I took them home and placed them in a five gallon aquarium in a plastic mesh basket made from the plastic canvas used in embroidery' work. The basket is suspended an inch off the bottom so you can see with a flashlight when the eggs are spawned. The water was R.O. water made dark and acidic with peat moss. I would normally have conditioned the fish first but since they had to be quarantined anyway I thought I might as well try for a spawning. Also acidic water can ward off disease.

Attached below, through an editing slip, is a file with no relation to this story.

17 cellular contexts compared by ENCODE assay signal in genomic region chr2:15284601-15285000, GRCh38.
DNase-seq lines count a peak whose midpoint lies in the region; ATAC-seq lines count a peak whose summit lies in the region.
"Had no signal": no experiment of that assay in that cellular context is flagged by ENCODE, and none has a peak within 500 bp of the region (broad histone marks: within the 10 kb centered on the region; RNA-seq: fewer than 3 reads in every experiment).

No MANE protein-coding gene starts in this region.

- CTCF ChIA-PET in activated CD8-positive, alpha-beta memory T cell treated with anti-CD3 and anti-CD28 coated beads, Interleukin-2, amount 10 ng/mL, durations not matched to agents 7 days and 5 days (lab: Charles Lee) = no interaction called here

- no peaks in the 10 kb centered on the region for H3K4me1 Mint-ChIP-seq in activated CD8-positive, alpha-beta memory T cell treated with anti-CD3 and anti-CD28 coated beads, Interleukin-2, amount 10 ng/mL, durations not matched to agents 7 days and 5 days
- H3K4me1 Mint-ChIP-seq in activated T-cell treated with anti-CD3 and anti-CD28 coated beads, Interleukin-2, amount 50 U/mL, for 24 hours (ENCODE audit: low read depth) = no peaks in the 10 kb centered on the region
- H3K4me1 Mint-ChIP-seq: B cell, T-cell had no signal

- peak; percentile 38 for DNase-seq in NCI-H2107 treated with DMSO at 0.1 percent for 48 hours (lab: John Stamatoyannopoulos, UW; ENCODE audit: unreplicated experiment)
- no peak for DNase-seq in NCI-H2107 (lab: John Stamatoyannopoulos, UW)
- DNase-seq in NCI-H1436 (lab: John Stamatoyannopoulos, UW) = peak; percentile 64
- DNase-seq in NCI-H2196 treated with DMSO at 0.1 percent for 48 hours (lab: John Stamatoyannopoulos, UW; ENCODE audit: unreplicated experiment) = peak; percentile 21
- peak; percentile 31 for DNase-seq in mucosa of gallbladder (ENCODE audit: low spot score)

The next morning the fish laid some eggs, the males pressing the females against the artificial spawning strips I had placed in the basket, The next morning they spawned a bit more. That evening I removed the spawners to another tank. The first day's eggs were already hatching, which they do in thirty-six hours at eighty degrees. The tiny fry are like slivers of glass and lay on the bottom for two or three days before becoming free swimming. During this time I usually give the fry a clump of Java moss to hide in and partially shade the tank. I spawned them again a week later after feeding them on live glass worms. The first spawning has fifty or more fry and the second one has two hundred or more. The fry were fed infusoria for the first week and then microworms and baby brine shrimp. The fry are growing well and should be of saleable size in three to four months. Most Tetras are as easy to spawn as Danios so long as the water is very soft.
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